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Ransomware Operator Abuses Anti-Cheat Driver to Disable Antiviruses

A vulnerable anti-cheat driver for the Genshin Impact video game has been abused by a threat actor to disable antivirus programs to facilitate the deployment of ransomware, cybersecurity firm Trend Micro reports.

A vulnerable anti-cheat driver for the Genshin Impact video game has been abused by a threat actor to disable antivirus programs to facilitate the deployment of ransomware, cybersecurity firm Trend Micro reports.

The driver, mhyprot2.sys, provides anti-cheat functions, but can be used to bypass privileges from user mode to kernel mode and to kill the processes and services associated with endpoint protection applications.

The use of the driver, Trend Micro notes, is independent of the Genshin Impact game, and remains on user devices even after the game has been uninstalled.

According to the cybersecurity firm, the driver is signed with a valid certificate, meaning that it continues to work on users’ computers, thus exposing them to malicious abuse. What’s more, Trend Micro believes that other malware families might soon start targeting it as well.

“This ransomware was simply the first instance of malicious activity we noted. The threat actor aimed to deploy ransomware within the victim’s device and then spread the infection. Since mhyprot2.sys can be integrated into any malware, we are continuing investigations to determine the scope of the driver,” the company’s security researchers say.

The mhyprot2.sys module is easy to obtain and proof-of-concept (PoC) code exploiting it to read/write kernel memory, terminate processes, and enumerate system resources has been available publicly since October 2020, shortly after Genshin Impact was released.

The driver’s versatility, coupled with the existence of well-made PoC code suggests that the driver is likely used more prevalently than some known rootkits, the researchers say.

As part of an analyzed attack, the threat actor was seen deploying to the domain controller a malicious Windows installer posing as AVG Internet Security, which dropped and executed, among other files, the vulnerable driver. According to Trend Micro, the adversary was likely attempting to mass-deploy the ransomware from the domain controller, via a startup/logon script.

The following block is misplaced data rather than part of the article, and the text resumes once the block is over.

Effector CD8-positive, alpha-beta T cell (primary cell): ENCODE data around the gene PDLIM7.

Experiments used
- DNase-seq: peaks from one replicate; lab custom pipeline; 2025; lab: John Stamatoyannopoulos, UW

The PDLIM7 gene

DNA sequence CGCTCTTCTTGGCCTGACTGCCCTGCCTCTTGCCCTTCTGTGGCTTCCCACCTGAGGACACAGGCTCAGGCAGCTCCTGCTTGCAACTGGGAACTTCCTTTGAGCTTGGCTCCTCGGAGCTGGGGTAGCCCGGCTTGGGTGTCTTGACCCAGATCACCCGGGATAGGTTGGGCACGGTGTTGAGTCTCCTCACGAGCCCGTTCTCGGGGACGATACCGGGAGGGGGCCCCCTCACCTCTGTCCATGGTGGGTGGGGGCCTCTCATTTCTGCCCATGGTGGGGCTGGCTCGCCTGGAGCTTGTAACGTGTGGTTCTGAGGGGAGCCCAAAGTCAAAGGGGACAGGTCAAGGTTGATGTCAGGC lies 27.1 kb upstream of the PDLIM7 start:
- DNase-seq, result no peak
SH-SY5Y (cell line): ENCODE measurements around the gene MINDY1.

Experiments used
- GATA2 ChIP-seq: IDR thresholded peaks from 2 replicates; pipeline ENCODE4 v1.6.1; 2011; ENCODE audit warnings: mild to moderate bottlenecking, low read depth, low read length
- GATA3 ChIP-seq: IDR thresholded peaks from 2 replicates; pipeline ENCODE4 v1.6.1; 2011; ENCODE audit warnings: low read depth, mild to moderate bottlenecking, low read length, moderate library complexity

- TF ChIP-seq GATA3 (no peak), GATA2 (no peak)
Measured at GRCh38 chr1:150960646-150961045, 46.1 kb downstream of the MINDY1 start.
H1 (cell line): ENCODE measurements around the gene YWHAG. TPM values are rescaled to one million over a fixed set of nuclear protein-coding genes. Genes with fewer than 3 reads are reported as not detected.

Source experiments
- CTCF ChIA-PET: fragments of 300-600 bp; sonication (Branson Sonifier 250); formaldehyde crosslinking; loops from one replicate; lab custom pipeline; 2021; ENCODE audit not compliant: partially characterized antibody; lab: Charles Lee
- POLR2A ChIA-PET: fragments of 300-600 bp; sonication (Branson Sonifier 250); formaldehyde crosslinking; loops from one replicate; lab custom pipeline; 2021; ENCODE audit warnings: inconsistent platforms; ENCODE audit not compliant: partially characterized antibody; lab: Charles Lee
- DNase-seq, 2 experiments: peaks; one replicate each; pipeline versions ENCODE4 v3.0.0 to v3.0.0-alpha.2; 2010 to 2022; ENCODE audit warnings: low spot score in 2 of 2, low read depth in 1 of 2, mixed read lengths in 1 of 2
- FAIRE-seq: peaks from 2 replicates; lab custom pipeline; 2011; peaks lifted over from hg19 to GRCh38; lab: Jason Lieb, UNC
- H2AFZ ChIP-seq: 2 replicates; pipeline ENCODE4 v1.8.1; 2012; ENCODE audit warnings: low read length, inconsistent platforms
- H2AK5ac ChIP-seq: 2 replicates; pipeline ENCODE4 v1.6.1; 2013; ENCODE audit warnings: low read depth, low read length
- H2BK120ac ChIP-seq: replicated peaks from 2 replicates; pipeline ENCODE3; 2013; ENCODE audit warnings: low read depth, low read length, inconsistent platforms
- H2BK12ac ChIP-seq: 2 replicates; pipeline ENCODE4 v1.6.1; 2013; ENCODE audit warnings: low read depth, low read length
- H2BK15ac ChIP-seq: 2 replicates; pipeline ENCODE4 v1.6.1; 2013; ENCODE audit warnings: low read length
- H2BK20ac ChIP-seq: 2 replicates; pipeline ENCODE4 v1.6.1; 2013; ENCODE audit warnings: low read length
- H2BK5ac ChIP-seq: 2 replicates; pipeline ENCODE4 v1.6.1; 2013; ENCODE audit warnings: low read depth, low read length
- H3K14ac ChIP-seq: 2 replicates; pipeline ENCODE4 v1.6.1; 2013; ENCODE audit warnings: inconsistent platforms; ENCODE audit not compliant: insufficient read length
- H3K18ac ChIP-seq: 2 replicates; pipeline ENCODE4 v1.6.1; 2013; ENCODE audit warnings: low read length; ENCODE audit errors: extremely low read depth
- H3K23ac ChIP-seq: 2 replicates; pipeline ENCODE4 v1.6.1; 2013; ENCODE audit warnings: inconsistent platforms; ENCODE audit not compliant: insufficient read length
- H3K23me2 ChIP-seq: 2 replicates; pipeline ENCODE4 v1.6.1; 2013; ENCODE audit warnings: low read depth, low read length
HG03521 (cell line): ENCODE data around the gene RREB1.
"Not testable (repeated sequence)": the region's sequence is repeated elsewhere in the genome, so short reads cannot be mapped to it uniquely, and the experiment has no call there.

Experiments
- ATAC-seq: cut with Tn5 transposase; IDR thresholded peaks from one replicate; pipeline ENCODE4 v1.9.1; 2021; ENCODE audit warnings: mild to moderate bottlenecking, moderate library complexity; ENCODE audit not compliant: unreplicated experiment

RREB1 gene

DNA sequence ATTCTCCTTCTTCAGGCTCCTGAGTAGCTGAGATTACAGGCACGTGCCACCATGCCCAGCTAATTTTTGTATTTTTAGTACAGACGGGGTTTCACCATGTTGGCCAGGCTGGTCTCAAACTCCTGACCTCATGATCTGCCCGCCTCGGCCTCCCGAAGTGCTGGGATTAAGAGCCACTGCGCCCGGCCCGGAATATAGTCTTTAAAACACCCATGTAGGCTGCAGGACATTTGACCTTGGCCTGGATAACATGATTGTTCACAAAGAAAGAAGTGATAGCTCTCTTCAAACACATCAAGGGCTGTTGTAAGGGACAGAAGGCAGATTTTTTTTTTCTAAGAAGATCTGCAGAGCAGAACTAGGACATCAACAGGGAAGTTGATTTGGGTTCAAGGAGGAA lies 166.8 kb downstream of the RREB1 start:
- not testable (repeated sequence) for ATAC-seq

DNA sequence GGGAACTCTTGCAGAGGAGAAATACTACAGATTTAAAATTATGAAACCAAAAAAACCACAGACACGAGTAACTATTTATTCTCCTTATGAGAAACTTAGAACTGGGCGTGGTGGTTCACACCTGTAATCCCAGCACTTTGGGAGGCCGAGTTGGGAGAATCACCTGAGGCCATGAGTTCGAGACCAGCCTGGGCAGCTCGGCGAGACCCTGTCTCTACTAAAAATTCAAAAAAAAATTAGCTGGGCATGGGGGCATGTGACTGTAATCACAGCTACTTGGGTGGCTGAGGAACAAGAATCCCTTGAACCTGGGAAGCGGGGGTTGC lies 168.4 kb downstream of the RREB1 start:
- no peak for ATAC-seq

“It is still rare to find a module with code signing as a device driver that can be abused. The point of this case is that a legitimate device driver module with valid code signing has the capability to bypass privileges from user mode to kernel mode,” the cybersecurity firm notes.

miHoYo, the developer of Genshin Impact, has been informed of the vulnerable driver and the potential abuse, but the driver is still valid at this time. For as long as its signing certificate remains valid, the driver may be abused for malicious purposes.

“This module is very easy to obtain and will be available to everyone until it is erased from existence. It could remain for a long time as a useful utility for bypassing privileges. Certificate revocation and antivirus detection might help to discourage the abuse, but there are no solutions at this time because it is a legitimate module,” Trend Micro says.

Related: Chinese UEFI Rootkit Found on Gigabyte and Asus Motherboards

Related: New Black Basta Ransomware Possibly Linked to Conti Group

Related: ALPHV Ransomware Operators Pressure Victim With Dedicated Leak Site

Written By

Ionut Arghire is an international correspondent for SecurityWeek.

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